Project Nimbus: Code Mirai Review — High Speed, Mech Action In the Not So Distant Future

Project Nimbus. In which mechs blow each other up because that’s what mechs do.

The whole mech sub-genre seems to have disappeared in recent years. There was a time when high-speed, robot-on-robot action, or lumbering tank-on-legs warfare was fairly common, with the likes of Armoured Core, Steel Battalion, and the Mechwarrior series providing plenty of ways to get your ‘giant stompy robot’ on. Recently though, there hasn’t been so much. Sure, there was Hawken, and Mechwarrior Online, but beyond that there has been little, especially of the high speed variety. Enter Project Nimbus: Code Mirai, the console release of the PC title released last year.

Project Nimbus
There’s a lot of information on the screen at once, but it doesn’t take long to figure out what’s important.

Project Nimbus is a high speed, 3rd-person, mech combat game in the vein of Zone of the Enders and Armoured Core. You’ll fly your Battle Frame through the air at insane speeds, fighting off other robots and ships using guns, missiles, and energy swords as a war between future-Russia and the future-USA rages. It seems that after World War 3, the Earth was left in an unfit state to live, so wealthy groups launched cities into the sky.

The plot isn’t too clear, to be honest. the cutscenes are really just mission briefings and don’t do too much to explain what’s happening, although there are audiologs available before each mission to fill in more detail. Even so, I wasn’t too sure why exactly I was exploding mechs.

Most missions boil down to either destroying all the enemy units, or protecting some of your own, and each  tend to last between 5 to 15 minutes. Combat is very fast paced, with you flying around using the left and right sticks along with Triangle and X for ascending and descending. L2 will sending you flying even faster, whilst R1 and R2 handle the locking on and firing respectively. The default controls weren’t ideal for me, with the D-pad handling weapon changes (which is something you’ll do a lot) meaning you’re often taking your thumb off the left stick, limiting your movement. Thankfully these can be remapped as you see fit. Most combat involves locking onto a target, and flying around it to keep it on screen whilst the firing is automatically aimed. Enemies tend to be quite evasive, so you’ll find yourself using homing weapons often.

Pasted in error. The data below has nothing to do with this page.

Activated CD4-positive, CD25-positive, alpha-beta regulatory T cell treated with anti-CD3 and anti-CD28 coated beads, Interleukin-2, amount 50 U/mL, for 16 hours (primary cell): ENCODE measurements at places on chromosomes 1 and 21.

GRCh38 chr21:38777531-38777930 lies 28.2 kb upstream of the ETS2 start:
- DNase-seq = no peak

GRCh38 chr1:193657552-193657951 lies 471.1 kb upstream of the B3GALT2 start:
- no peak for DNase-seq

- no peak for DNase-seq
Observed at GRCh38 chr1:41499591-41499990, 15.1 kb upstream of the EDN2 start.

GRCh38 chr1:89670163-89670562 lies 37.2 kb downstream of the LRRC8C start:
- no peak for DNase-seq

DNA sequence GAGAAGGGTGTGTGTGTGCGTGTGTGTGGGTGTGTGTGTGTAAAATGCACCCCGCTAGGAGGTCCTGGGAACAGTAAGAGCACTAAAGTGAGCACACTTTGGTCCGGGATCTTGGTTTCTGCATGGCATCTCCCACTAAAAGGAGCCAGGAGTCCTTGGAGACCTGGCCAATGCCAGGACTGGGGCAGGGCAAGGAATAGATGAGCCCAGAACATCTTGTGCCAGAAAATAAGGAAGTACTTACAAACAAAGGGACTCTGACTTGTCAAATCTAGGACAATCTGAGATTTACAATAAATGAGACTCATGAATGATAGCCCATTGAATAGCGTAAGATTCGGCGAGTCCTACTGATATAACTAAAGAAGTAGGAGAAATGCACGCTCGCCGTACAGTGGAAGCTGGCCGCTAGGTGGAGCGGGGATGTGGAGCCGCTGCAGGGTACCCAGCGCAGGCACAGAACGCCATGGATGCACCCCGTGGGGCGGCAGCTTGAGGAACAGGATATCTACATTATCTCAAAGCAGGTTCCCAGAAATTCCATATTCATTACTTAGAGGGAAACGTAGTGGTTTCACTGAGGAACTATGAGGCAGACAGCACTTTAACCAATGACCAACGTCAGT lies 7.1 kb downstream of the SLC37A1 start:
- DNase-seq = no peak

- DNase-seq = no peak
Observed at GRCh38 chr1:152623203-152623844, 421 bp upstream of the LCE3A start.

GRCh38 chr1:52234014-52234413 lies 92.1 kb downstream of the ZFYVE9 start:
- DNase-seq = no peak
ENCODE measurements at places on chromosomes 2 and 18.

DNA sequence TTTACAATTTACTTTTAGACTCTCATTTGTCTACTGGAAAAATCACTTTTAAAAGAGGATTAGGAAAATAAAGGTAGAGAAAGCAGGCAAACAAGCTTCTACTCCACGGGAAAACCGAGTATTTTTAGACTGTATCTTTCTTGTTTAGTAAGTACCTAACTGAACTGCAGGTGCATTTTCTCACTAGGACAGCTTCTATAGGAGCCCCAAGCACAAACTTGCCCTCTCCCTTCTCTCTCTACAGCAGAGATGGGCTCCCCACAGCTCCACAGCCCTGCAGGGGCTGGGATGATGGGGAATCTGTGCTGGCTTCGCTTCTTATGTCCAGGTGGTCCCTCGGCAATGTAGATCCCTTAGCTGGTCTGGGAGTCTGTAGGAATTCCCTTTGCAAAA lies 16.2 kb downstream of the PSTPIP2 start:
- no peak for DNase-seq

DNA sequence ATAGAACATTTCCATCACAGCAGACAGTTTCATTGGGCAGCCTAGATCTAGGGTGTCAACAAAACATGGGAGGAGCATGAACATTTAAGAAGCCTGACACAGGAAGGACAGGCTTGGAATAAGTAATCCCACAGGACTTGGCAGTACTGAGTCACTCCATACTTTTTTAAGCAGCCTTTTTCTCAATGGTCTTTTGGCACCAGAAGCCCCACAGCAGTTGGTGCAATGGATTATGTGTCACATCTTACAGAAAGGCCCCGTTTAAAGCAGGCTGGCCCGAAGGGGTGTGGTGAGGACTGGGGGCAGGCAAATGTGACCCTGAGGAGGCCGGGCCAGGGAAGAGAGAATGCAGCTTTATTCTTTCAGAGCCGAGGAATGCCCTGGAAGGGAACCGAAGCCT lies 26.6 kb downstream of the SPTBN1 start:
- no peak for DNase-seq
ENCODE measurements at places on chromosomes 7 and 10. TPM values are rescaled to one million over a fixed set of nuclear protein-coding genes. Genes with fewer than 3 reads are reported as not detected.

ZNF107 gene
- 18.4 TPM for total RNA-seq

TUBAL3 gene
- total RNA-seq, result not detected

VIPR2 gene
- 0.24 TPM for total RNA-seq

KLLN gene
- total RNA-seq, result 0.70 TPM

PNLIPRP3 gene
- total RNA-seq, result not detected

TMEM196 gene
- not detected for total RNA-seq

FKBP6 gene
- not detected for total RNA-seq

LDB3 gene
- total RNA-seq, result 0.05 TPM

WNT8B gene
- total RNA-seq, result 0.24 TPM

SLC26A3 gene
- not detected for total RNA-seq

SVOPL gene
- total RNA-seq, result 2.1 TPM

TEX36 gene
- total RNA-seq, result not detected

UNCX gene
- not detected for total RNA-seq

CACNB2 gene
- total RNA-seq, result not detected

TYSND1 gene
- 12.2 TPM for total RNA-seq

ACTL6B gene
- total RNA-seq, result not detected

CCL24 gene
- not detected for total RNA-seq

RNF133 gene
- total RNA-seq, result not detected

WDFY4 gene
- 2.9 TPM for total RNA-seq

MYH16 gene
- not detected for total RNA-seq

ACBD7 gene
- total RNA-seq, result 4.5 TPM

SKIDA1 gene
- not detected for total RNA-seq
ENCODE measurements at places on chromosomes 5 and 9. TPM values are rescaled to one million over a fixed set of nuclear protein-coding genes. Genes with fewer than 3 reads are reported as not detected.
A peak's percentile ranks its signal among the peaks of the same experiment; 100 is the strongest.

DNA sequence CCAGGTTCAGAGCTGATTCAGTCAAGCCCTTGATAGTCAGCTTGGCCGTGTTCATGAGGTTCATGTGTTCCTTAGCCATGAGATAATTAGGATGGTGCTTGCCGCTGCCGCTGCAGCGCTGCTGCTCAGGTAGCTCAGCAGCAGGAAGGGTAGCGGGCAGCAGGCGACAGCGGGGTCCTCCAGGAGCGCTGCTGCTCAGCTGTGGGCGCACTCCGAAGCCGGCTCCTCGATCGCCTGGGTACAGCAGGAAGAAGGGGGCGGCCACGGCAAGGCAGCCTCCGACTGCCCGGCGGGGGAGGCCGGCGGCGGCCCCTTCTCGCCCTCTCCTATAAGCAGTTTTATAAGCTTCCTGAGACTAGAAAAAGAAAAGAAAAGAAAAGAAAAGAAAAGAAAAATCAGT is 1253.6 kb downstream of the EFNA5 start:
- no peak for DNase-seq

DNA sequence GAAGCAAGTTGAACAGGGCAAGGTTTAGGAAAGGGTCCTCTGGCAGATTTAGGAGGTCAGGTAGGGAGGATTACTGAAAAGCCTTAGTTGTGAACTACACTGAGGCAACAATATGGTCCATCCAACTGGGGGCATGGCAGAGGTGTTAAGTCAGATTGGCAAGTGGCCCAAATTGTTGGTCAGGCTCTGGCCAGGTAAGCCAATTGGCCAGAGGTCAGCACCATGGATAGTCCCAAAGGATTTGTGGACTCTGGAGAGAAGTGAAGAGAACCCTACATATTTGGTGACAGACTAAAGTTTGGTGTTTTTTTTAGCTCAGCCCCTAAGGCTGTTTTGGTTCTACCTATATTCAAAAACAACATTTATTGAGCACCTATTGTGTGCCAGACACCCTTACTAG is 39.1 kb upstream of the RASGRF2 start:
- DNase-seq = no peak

Project Nimbus
In Survival mode you can select any Battle Frame. The mechs look quite detailed here.

You’re often outnumbered, and will find yourself being attacked from every angle. Your Battle Frame is quite durable in most missions, that said, and can withstand a fair bit of punishment, but the sheer volume of missiles, guns, and energy beams will overwhelm you if you don’t keep moving. Boosting at the right moment (read: “all the time”) will avoid a lot of damage, but you’ll often rely on your Frame’s regenerating flares to keep enemy missiles off you. The amount of things happening at once can be quite intense, and it makes some of the later battles quite exciting as you take out grunts and hold off the more powerful enemies until you’re in a better position to attack them without getting swarmed. It’s times like these that Project Nimbus is at its best, when all hell is breaking loose and you’re right in the middle of it all, dodging and diving every which way before finally getting off a round of homing missiles and taking down a group of enemy Frames. There’s a lot more of this in the late game; early on it tends to be a little dull, with many missions being quite tame up until the first boss — about a third of the way in (which felt like something of a difficulty spike to me).

The variety of Frames and weapons certainly helps to keep things interesting though. There are plenty of different frames, each of which has their own loadout ranging from simple machine guns with homing missiles, to swords with railguns and remote drones, and you tend to get a different one in each mission. In the included survival mode you can choose from any of these, which offers a certain amount of replayability. This is certainly a good thing as the campaign is fairly short, clocking in at around 4 hours. There are three difficulty levels, with normal being just challenging enough, but the campaign did seem to finish just as it was getting going.

Project Nimbus
Some Frames have a flight mode that allows you to traverse the battlefield even faster.

The visuals were reasonable for the most part, but it looks great in motion. There are so many things flying around, and the effects on your frame look great, but the other frames don’t seem to be nearly as detailed during missions. Environments are quite varied, going from cities in the clouds, to battles in canyons, and over the ocean. Again, they look good in motion, but stopping to look more closely reveals that they aren’t terribly detailed. The music is suitably dramatic when required, and the characters are voiced well enough, but I tended not to notice a lot of it as there is a lot of dialogue that takes place during missions when it’s hard to concentrate on all the action whilst also listening to conversations. When I did notice it though, there were a few odd sentences here and there. I’d put this down to it being slightly mistranslated, that said, nothing was especially egregious.

There’s a pretty good mech game in Project Nimbus: Code Mirai. It’s fast paced and intense when it’s at its best, and whilst the story isn’t something I can particularly recommend, the combat is fun and engaging once you get past the early section of the game. The survival mode is a solid addition to an otherwise short campaign, and if that’s something you’d enjoy then this game should be a good choice for you.

Project Nimbus: Code Mirai is available now on PS4 as well as PC & Mac.

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